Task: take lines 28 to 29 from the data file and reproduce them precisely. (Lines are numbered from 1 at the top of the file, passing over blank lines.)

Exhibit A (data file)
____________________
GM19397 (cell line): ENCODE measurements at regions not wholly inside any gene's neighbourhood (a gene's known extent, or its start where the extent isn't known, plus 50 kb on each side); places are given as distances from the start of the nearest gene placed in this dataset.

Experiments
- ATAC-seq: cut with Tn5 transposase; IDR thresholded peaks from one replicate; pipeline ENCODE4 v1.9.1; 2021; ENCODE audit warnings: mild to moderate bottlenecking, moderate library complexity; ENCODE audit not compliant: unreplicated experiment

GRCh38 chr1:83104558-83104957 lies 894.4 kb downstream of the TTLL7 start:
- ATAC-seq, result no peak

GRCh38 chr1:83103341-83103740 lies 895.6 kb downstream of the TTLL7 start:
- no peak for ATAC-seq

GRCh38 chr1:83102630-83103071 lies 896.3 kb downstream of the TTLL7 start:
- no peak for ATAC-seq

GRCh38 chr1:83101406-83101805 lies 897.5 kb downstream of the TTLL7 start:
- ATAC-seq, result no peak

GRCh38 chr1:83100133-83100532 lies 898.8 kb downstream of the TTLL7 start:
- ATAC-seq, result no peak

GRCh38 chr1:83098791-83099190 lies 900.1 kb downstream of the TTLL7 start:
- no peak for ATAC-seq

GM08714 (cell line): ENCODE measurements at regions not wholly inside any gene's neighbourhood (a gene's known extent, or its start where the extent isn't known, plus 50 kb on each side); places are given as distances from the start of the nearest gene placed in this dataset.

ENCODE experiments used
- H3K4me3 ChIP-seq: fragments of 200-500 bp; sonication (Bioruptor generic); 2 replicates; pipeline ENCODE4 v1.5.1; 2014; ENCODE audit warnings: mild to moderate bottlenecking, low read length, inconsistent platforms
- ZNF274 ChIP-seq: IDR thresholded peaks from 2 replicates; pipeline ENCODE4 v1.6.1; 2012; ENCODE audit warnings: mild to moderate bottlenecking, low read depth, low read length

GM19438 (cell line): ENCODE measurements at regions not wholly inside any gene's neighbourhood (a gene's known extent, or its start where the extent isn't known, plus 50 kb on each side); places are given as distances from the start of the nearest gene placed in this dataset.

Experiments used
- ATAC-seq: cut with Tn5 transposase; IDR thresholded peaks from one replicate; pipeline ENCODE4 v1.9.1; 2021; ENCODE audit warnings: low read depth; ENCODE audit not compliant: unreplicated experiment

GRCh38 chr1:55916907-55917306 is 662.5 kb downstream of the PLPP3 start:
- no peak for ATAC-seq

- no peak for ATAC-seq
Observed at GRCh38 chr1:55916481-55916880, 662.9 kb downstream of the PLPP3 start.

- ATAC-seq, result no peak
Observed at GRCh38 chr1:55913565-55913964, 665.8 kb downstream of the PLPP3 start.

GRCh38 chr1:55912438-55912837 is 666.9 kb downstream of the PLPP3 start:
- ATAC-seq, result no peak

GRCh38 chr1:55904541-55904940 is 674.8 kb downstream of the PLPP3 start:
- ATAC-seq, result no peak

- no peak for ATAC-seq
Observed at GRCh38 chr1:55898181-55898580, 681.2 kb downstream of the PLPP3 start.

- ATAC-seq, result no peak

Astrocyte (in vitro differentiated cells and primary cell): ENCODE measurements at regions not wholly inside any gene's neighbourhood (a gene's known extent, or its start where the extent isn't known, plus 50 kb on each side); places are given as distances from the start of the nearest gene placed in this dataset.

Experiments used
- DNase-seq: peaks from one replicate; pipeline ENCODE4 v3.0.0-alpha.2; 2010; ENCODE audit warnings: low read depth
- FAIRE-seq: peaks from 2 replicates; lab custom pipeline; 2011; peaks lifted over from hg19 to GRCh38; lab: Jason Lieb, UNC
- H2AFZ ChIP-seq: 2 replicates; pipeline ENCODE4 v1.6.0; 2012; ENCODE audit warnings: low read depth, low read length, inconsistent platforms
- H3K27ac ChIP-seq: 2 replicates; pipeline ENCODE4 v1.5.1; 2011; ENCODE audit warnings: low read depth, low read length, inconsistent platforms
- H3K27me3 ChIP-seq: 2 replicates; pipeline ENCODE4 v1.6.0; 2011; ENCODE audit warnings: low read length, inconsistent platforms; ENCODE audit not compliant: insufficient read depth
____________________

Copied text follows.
Observed at GRCh38 chr1:55913565-55913964, 665.8 kb downstream of the PLPP3 start.

GRCh38 chr1:55912438-55912837 is 666.9 kb downstream of the PLPP3 start: